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Farm Groups Pleased with Cuban Checkoff Decision


The Agriculture Department’s announcement that commodity checkoff funds can be used to help market U.S. farm products in Cuba lets America’s farmers invest directly in the growth in trade between the two nations, according to American Farm Bureau Federation President Zippy Duvall.

“American-grown foods hold a clear competitive advantage in the Cuban marketplace, and the use of farmer- and rancher-generated funds to promote and market U.S. farm goods fits the checkoff mission perfectly,” Duvall said.

AFBF and other farm groups have been working closely with USDA in hopes of lifting the prohibition against using agricultural checkoff funds in Cuba.

“This announcement by USDA represents a major boost in growing the Cuban market that sits just 90 miles off our coast,” Duvall said. “I want to personally thank USDA and Agriculture Secretary Vilsack for the support shown America’s farmers and ranchers in this matter.”

Checkoff funds are raised through a direct assessment on farmers, ranchers and agricultural businesses and are not taken from U.S. treasury funds. As such, Duvall said it is appropriate that the many farmers and ranchers who pay into the assessment and pay for the oversight of the program by USDA be allowed to see those funds invested in the development of the Cuban market.

Expanded marketplace
American Soybean Association (ASA) President Richard Wilkins, a soybean farmer from Greenwood, Del., also welcomed the checkoff announcement. 

ASA is in favor of lifting the embargo on Cuba, and has been supportive of the Obama Administration’s efforts to normalize relations with the Cuban government and people.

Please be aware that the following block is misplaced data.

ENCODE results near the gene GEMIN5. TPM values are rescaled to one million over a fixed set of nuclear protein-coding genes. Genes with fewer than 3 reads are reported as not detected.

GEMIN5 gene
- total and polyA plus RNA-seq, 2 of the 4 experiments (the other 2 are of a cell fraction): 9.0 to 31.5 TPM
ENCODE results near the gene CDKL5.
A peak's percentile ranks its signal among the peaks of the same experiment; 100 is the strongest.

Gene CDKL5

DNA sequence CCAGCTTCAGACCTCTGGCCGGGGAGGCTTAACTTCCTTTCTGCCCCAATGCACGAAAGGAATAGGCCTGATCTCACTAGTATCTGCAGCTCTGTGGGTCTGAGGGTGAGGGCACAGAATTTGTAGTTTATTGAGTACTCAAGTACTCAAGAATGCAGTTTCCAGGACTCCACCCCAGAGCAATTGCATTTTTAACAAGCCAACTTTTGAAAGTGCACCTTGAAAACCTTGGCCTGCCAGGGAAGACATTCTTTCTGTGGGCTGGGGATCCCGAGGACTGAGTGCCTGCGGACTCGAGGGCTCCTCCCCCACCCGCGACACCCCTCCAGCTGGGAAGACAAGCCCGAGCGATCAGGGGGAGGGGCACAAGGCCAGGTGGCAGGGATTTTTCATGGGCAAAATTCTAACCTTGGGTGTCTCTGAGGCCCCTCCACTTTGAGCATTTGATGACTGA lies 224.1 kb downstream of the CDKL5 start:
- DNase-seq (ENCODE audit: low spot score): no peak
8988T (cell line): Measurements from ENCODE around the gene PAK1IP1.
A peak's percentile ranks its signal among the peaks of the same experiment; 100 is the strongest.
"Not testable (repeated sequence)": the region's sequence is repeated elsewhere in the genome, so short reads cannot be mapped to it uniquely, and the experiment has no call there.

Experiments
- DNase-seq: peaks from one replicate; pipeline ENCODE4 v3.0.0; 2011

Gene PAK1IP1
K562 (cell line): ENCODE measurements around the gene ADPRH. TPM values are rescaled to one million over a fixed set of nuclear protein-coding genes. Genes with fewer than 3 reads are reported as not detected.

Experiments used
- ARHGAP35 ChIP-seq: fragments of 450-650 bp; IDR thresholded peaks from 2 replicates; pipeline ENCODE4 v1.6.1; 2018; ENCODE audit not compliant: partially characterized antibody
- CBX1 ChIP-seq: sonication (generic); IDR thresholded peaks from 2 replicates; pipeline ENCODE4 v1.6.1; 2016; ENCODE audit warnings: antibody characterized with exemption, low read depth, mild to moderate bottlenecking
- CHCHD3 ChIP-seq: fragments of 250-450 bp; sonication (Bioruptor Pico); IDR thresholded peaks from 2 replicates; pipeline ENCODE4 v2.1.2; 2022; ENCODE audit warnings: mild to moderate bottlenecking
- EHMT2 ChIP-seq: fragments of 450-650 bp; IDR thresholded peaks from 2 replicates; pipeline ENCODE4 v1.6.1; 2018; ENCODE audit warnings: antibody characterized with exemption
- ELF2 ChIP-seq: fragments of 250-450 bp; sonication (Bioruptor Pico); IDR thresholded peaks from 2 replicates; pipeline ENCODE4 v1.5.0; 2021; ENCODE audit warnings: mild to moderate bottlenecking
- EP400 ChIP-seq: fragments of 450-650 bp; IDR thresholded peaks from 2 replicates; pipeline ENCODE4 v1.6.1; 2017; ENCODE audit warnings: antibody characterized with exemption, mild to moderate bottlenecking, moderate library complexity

In a statement, Wilkins pointed to the commonsense approach taken by USDA in lifting the restrictions on spending checkoff dollars in Cuba:

“Today’s announcement is a big step forward in terms of expanding the Cuban marketplace for U.S. soy. The important thing to remember about checkoff funds is that they’re farmer dollars–they belong to producers to do with as best they see fit to grow their industries.

“Because this is the farmers’ money, it’s only logical that we as farmers ought to be able to use it to expand whatever markets we see as the most promising for our individual commodities.

“Over the past few years, we’ve seen Cuba–an emerging economy just 90 miles from our shore with a growing demand for meat protein–as a source of potential growth for U.S. soy, but Cuba is a market in dire need of attention. We have lost market share there year over year for both whole beans and soybean meal, and we’ve lost the oil market entirely to our South American competition.

“This is a byproduct of the embargo and our resulting inability to truly give that market the attention it deserves. That’s why ASA as the policy organization of the soybean family maintains a policy position in favor of removing the Cuban embargo entirely.

“Hand-in-hand with that effort is the ability to use soybean farmer money through the United Soybean Board and our international marketing arm at the U.S. Soybean Export Council to explore what opportunities exist for us in the Cuban marketplace.”

Source: American Farm Bureau, American Soybean Association

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